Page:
In 2014,  Atlantic Magazine reporter Jake Flanagin wrote The Surprising Failures of 12 Steps. This article highlights how traditional 12 step programs have failed their members, but it also discusses why people still are drawn to these groups.  Flanigan mentions that 12 step programs have low success rates because members often relapse and leave the program. He also explains how the prevalence of religion in the 12 step programs can be problematic for atheists or members of other religions. In addition to this, the article refers to Dr. Lance Dodes’ book The Sober Truth, which says that no scientific study has been able to prove or disprove the 12 step program’s efficiency.  Despite these issues, 12 step programs are still very popular because they provide a sense of community for their members.  Flanigan says “pills, therapy, data and evidence aren’t necessarily enough” to treat addiction, because the disorder is so strongly linked to self-worth and emotional instability.  He goes on to say that until mainstream society stops shaming substance use disorders, individuals seeking recovery will continue to go to 12 step programs to satisfy their need for community. He does not discuss alternatives to 12 step programs, such as smart recovery or medicated-assisted recovery.  Flanigan does not discuss a potential solution for these issues because his piece follows the protocol for traditional journalism. Therefore, he only included the “who, what, why, when, where and how,” in his article.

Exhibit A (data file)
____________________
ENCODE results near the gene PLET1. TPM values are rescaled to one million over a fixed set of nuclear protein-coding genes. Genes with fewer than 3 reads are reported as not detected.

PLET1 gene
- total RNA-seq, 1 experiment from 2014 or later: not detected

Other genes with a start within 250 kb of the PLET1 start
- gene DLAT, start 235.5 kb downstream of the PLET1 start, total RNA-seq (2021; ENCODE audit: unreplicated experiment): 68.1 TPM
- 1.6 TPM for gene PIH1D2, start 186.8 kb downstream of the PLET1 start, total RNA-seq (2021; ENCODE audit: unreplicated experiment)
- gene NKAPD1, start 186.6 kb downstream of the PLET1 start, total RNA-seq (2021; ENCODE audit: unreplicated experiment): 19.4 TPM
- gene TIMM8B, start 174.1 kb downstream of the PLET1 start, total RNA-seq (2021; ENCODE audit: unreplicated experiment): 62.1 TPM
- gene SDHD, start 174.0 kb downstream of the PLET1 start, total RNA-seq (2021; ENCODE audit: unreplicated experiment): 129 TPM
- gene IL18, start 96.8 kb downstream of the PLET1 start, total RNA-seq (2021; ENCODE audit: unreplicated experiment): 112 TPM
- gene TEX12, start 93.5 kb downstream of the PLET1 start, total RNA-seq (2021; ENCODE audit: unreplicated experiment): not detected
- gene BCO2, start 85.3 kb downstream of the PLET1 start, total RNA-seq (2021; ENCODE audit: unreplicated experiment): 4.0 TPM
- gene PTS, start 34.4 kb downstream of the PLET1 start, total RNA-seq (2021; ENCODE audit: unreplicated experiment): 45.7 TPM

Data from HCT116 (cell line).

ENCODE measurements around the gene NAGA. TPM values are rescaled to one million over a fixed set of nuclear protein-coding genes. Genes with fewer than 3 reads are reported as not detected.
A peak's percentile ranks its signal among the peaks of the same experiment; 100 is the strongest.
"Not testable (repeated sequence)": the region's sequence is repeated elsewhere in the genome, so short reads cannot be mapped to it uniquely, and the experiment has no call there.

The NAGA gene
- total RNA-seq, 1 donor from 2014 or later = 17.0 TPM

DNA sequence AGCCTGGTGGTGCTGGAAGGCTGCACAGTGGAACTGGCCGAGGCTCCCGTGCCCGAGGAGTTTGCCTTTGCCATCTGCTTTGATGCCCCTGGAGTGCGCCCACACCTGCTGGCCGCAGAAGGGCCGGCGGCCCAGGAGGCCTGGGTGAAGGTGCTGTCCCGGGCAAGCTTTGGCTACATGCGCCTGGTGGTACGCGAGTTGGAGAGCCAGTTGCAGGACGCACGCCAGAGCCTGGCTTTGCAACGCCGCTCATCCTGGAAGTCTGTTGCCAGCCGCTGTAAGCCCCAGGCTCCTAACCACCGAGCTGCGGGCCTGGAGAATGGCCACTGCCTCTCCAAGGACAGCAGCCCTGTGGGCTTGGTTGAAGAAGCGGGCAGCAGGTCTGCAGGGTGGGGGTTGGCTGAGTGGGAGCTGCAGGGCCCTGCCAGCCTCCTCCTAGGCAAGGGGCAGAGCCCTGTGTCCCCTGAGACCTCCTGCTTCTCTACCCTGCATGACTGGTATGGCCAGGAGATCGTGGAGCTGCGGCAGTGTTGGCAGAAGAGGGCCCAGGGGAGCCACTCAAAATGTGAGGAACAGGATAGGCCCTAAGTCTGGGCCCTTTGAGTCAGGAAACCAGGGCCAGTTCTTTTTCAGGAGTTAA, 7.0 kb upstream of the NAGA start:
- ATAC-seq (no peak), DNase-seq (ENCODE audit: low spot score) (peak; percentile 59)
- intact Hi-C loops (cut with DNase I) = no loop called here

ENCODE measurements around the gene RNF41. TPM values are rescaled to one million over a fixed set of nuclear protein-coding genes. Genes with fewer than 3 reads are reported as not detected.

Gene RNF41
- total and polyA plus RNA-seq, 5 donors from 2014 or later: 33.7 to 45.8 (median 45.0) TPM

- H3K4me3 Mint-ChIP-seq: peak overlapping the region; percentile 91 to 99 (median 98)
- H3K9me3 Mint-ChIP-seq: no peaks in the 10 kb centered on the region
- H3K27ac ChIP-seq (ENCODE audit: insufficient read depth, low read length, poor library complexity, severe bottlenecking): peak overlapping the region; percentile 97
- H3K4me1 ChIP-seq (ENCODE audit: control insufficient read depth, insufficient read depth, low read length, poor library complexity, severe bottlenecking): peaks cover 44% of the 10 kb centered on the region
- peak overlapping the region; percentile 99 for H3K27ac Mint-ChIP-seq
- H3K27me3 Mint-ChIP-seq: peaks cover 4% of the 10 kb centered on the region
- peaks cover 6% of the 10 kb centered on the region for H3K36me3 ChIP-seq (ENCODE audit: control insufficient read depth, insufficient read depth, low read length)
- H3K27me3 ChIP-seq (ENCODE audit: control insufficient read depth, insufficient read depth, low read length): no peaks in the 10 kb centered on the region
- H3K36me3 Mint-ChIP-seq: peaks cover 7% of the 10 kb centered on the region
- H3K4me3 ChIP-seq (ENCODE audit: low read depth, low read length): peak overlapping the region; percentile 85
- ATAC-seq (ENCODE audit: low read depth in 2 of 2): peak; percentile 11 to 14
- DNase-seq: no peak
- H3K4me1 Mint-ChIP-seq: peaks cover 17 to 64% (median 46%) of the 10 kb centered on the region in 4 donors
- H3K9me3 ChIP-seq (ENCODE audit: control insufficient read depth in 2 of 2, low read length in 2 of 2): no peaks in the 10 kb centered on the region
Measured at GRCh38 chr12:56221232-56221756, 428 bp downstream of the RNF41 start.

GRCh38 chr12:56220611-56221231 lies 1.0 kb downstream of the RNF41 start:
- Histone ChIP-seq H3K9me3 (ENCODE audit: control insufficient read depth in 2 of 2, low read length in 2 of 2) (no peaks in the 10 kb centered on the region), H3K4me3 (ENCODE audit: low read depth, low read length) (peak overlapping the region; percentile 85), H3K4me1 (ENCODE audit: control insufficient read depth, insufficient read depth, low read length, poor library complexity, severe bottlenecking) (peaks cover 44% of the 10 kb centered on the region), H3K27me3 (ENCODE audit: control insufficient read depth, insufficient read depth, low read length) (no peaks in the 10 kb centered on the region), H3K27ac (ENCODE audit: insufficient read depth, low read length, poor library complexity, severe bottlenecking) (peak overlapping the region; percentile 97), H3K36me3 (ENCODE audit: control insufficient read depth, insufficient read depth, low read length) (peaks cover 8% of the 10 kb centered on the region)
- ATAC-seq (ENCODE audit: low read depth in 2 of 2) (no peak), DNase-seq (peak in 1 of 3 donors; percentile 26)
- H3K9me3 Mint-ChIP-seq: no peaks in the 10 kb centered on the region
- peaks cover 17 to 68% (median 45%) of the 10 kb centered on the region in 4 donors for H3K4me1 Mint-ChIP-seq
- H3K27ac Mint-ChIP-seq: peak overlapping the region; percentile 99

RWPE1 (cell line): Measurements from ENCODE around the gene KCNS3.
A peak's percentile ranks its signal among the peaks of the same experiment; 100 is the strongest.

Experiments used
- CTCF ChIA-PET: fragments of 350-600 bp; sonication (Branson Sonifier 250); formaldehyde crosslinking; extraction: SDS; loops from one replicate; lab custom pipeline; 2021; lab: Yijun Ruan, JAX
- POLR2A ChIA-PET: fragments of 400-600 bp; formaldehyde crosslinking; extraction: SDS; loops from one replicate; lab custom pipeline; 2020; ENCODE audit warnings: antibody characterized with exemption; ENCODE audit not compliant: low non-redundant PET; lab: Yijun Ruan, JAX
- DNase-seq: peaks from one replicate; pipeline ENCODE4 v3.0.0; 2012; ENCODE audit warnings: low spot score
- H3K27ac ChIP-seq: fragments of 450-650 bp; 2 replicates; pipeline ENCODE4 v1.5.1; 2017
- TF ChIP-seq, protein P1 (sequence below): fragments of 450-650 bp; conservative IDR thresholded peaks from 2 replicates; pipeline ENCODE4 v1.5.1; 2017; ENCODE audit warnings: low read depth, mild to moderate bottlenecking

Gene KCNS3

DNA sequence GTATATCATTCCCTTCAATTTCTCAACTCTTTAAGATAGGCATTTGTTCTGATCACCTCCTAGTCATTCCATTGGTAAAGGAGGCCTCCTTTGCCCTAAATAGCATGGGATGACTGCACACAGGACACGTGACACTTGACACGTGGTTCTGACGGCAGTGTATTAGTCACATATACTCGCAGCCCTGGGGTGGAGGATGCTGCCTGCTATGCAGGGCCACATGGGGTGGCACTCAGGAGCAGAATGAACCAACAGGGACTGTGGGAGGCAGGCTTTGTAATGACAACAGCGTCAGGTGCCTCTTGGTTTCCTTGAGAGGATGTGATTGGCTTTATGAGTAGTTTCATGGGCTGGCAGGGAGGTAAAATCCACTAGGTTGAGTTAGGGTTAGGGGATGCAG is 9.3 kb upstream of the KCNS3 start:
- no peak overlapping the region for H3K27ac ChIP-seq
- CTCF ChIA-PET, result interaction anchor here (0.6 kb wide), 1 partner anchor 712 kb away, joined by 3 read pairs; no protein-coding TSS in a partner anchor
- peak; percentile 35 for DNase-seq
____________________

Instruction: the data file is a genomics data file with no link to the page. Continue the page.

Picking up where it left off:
A year later, reporter Gabrielle Glaser wrote a long form solutions piece for The Atlantic titled The Irrationality of Alcoholics Anonymous. Glaser outlines the failures of traditional 12 step programs by including stories from individuals who dropped out of AA, and by providing data and statistics to back up her claims. She then discusses alternative addiction recovery programs, like a treatment model in Finland that had a 75 percent success rate in reducing alcohol consumption. The program’s success is a result of prescribing naltrexone to patients. This drug can save users from overdosing, and when taken regularly, it can decreases one’s desire to take opiates or drink alcohol. Glaser also discusses the failures of this solution. Many people in long term recovery need to be motivated to keep taking naltrexone for various reasons. For example, people in long term recovery may want to stop taking naltrexone so they can experience the desirable effects of alcohol or opiates again. Naltrexone is also not suitable for everyone and may have undesirable effects or interactions with other medications. While there are alternatives to naltrexone, some patients may be unable to find a similar medication that works for them. Glaser backs up her claims with research and expert opinions. By highlighting the failures of this solution, Glaser shows that this alternative treatment program can be effective for some, but it is not a “silver bullet” solution for all people in long term addiction recovery.